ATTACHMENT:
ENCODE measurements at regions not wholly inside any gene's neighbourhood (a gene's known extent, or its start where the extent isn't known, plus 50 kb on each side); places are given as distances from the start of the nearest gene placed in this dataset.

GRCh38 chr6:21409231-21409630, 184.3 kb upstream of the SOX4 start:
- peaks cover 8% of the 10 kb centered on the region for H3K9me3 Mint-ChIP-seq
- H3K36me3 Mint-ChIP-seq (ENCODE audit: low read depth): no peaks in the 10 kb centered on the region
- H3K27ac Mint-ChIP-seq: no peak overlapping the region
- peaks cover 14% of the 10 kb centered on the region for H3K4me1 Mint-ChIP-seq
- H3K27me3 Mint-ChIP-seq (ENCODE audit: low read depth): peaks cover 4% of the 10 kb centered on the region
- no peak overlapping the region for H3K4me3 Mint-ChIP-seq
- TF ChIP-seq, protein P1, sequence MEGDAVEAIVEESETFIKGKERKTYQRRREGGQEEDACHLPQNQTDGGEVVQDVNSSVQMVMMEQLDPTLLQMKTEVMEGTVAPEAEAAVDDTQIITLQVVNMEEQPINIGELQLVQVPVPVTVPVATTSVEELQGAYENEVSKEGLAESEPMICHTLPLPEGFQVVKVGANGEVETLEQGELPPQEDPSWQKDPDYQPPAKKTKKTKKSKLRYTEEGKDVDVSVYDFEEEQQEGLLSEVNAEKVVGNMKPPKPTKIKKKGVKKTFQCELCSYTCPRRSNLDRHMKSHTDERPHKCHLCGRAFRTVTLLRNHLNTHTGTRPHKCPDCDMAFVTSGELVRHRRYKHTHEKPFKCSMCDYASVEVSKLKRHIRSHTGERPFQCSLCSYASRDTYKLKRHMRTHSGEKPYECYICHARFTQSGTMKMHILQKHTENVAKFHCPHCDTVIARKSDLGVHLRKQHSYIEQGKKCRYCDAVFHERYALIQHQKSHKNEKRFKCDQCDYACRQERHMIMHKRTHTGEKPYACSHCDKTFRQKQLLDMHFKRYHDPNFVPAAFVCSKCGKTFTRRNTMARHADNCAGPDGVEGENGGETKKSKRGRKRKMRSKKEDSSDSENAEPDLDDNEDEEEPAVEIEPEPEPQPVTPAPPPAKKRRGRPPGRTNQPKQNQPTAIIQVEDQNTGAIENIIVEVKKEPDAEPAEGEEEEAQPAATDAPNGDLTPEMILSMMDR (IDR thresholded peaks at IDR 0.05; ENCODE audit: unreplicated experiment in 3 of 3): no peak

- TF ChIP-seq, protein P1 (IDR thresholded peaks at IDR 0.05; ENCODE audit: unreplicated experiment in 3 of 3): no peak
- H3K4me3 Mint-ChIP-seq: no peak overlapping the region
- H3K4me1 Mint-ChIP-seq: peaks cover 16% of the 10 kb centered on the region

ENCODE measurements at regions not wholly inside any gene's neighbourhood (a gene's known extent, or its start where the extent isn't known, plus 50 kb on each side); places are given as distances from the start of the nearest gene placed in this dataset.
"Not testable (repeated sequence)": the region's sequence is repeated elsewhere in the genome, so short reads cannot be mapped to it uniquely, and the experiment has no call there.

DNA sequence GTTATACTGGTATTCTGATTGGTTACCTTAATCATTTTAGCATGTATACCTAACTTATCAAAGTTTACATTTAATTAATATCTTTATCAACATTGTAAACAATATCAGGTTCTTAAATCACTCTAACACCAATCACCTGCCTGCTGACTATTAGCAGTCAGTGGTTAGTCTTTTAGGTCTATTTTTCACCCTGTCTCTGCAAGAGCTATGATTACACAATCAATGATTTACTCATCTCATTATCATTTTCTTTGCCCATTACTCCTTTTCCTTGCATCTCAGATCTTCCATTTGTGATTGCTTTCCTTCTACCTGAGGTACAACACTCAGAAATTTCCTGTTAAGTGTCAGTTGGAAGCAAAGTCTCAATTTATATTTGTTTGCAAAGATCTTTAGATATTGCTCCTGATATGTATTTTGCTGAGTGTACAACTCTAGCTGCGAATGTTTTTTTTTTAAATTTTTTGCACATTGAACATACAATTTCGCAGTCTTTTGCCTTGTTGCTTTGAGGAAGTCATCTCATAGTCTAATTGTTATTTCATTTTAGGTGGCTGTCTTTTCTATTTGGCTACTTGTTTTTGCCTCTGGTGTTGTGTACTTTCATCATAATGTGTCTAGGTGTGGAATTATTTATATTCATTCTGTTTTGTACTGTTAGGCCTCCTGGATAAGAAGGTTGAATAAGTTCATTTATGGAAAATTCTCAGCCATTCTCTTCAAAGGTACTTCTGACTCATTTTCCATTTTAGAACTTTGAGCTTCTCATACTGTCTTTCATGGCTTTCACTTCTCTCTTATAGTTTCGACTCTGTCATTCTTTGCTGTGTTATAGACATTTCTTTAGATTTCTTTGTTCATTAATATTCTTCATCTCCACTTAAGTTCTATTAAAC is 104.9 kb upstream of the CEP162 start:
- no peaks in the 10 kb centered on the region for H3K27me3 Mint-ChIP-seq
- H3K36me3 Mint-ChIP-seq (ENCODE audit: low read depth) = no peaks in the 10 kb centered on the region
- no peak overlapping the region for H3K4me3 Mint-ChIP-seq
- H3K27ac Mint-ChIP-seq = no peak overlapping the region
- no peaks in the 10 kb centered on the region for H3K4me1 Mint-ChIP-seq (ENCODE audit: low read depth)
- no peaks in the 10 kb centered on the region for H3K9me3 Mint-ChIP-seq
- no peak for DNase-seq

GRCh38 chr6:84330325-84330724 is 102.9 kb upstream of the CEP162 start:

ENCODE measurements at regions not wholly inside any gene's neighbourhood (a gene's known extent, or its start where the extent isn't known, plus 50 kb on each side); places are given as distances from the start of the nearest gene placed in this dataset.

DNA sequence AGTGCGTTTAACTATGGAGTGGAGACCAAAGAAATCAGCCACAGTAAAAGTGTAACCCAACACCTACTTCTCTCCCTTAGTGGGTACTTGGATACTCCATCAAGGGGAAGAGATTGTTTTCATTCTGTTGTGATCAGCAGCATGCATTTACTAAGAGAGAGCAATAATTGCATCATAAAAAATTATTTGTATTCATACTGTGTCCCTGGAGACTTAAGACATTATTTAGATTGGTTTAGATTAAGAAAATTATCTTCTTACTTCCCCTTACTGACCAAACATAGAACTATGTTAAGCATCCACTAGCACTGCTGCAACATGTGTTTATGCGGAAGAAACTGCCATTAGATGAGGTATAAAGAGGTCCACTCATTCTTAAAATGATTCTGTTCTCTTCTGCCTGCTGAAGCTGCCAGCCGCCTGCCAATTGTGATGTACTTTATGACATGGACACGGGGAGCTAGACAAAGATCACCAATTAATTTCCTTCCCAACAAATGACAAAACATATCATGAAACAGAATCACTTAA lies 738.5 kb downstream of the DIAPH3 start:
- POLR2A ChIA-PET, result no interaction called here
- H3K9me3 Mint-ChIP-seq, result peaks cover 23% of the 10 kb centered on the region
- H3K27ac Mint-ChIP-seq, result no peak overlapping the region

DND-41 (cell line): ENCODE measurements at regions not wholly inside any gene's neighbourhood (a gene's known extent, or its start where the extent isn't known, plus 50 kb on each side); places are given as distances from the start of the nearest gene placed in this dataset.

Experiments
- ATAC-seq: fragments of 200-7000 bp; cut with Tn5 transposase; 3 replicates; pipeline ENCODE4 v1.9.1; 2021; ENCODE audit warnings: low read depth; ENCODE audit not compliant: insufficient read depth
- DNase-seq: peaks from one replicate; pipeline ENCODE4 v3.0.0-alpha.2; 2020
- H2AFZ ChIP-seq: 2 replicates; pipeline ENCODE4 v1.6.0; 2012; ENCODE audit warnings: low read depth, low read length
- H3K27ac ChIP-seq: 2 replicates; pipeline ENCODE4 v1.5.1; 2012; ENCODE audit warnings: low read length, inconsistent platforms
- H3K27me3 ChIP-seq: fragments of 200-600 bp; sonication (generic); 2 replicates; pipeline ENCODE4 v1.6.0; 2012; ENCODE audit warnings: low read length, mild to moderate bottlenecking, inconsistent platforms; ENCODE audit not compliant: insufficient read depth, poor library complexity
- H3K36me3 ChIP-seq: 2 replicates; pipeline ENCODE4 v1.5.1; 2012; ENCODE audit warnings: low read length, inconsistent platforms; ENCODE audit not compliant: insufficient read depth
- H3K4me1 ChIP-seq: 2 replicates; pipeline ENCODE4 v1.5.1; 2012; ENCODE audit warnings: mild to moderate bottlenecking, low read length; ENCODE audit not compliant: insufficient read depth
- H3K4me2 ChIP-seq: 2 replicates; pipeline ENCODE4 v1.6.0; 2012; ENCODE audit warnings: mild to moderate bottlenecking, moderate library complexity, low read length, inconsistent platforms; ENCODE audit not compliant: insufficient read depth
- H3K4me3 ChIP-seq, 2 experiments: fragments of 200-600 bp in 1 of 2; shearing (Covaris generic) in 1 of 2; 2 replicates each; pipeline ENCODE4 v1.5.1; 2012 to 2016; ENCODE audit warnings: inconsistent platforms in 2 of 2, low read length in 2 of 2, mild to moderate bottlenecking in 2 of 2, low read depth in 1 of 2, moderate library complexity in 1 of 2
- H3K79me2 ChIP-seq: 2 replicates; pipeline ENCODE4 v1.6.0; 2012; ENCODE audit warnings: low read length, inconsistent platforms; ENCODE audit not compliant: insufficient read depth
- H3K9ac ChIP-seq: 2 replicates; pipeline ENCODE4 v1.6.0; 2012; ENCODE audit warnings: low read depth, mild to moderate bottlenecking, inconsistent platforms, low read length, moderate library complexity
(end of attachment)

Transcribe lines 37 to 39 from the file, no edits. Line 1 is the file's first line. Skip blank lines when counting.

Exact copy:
- H3K4me1 ChIP-seq: 2 replicates; pipeline ENCODE4 v1.5.1; 2012; ENCODE audit warnings: mild to moderate bottlenecking, low read length; ENCODE audit not compliant: insufficient read depth
- H3K4me2 ChIP-seq: 2 replicates; pipeline ENCODE4 v1.6.0; 2012; ENCODE audit warnings: mild to moderate bottlenecking, moderate library complexity, low read length, inconsistent platforms; ENCODE audit not compliant: insufficient read depth
- H3K4me3 ChIP-seq, 2 experiments: fragments of 200-600 bp in 1 of 2; shearing (Covaris generic) in 1 of 2; 2 replicates each; pipeline ENCODE4 v1.5.1; 2012 to 2016; ENCODE audit warnings: inconsistent platforms in 2 of 2, low read length in 2 of 2, mild to moderate bottlenecking in 2 of 2, low read depth in 1 of 2, moderate library complexity in 1 of 2